June 26, 2009--
Clusters of hand stencils dating back 2,500 years cover the walls of Argentina's Cueva de las Manos (Cave of the Hands) in Patagonia.
Prehistoric handprints and stencils span all continents and began appearing on rock walls around the world at least 30,000 years ago.
"Our hands are one of the features that make humans unique, something that links us all," Pennsylvania State University archaeologist Dean Snow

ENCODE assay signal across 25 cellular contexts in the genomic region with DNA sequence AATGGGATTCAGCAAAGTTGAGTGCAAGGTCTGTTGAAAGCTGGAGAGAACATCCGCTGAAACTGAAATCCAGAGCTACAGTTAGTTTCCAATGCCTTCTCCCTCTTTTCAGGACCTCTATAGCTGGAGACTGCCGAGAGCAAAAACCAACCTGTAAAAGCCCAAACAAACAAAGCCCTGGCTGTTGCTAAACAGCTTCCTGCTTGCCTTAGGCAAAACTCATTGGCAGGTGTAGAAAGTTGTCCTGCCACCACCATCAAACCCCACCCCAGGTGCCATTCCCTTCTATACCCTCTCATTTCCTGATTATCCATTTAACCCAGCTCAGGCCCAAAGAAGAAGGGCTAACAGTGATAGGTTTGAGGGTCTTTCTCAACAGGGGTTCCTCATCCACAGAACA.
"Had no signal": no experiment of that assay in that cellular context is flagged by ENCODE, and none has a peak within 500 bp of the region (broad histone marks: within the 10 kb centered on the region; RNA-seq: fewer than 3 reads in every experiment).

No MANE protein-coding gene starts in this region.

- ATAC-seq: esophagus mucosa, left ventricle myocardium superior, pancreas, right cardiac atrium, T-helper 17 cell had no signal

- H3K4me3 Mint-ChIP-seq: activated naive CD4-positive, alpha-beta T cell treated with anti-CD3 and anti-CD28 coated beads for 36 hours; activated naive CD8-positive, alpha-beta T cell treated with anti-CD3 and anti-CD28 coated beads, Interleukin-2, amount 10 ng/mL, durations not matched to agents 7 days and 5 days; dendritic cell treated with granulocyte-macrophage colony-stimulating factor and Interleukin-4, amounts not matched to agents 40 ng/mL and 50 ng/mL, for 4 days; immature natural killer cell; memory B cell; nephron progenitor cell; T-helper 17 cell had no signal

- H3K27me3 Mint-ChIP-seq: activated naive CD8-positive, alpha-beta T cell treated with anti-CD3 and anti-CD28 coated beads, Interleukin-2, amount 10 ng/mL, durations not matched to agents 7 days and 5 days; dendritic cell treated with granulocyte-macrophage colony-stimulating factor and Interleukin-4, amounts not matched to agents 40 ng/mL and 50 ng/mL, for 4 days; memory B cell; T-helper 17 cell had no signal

With support from the National Geographic Society's Committee for Research and Exploration
, he analyzed hand stencils at caves in Spain
and found most of them were female. Before, Snow says, most scientists had incorrectly "assumed that it was a guy thing." (See pictures of cave handprints recently found to be female
(The National Geographic Society owns National Geographic News.)
Photograph by Peter Essick/Aurora/Getty Images